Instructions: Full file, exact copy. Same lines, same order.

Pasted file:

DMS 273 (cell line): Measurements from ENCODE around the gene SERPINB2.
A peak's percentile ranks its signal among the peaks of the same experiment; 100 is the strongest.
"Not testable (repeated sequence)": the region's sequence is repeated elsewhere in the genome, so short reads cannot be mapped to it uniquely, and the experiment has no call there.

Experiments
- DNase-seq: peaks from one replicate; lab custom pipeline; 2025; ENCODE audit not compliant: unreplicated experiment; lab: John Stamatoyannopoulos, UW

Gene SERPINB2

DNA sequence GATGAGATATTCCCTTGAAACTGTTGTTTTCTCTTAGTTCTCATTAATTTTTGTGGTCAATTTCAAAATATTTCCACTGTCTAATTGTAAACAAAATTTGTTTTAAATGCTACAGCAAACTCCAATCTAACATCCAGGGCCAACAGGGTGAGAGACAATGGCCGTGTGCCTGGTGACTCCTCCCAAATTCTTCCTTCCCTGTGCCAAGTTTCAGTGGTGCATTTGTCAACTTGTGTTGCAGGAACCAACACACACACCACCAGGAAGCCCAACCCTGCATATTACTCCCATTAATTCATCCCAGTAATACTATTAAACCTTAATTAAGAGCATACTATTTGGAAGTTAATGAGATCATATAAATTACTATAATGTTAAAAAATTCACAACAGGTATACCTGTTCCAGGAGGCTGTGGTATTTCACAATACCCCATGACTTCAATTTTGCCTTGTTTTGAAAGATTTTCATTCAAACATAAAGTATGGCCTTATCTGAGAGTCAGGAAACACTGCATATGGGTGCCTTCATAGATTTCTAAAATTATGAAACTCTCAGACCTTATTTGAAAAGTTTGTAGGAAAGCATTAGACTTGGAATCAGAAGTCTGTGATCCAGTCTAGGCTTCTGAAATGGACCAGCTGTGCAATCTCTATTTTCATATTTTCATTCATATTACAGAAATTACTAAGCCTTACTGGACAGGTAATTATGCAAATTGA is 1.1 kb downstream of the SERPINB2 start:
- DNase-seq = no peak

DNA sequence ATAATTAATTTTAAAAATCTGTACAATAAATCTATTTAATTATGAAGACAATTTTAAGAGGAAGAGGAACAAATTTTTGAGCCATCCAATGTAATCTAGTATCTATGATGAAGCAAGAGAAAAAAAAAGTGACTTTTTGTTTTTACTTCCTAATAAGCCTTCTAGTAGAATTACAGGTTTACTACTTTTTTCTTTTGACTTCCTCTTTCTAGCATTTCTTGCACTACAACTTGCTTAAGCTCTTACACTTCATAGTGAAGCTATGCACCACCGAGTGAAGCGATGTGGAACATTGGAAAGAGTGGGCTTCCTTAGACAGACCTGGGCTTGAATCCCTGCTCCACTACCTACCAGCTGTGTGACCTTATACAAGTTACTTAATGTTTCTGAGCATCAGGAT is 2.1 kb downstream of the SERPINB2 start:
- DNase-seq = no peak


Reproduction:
DMS 273 (cell line): Measurements from ENCODE around the gene SERPINB2.
A peak's percentile ranks its signal among the peaks of the same experiment; 100 is the strongest.
"Not testable (repeated sequence)": the region's sequence is repeated elsewhere in the genome, so short reads cannot be mapped to it uniquely, and the experiment has no call there.

Experiments
- DNase-seq: peaks from one replicate; lab custom pipeline; 2025; ENCODE audit not compliant: unreplicated experiment; lab: John Stamatoyannopoulos, UW

Gene SERPINB2

DNA sequence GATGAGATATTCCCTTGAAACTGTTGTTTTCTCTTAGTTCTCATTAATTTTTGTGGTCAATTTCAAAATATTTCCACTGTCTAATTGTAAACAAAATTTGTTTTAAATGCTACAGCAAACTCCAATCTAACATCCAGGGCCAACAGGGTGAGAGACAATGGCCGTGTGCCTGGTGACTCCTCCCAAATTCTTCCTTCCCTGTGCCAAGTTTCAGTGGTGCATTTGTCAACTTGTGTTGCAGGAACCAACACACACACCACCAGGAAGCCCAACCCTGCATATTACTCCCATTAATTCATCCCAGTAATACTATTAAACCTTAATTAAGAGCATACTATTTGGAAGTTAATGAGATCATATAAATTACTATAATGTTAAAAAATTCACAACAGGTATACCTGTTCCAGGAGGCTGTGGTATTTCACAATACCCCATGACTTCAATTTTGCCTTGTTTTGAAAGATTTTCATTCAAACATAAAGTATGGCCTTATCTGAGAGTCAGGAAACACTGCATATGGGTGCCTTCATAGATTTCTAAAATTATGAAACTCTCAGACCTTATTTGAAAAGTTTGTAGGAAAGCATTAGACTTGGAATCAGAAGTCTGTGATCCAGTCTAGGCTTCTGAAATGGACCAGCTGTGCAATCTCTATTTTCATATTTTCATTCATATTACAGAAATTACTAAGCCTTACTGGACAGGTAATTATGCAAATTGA is 1.1 kb downstream of the SERPINB2 start:
- DNase-seq = no peak

DNA sequence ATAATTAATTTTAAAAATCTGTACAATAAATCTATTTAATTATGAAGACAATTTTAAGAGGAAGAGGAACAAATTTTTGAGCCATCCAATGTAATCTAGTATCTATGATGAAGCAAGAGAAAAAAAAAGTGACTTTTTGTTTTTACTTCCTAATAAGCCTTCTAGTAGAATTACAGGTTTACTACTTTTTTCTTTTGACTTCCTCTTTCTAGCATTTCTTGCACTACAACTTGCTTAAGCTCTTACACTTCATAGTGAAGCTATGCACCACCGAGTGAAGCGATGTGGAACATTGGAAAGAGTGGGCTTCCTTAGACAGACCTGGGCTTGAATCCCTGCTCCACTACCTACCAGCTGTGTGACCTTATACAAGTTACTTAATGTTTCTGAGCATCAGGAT is 2.1 kb downstream of the SERPINB2 start:
- DNase-seq = no peak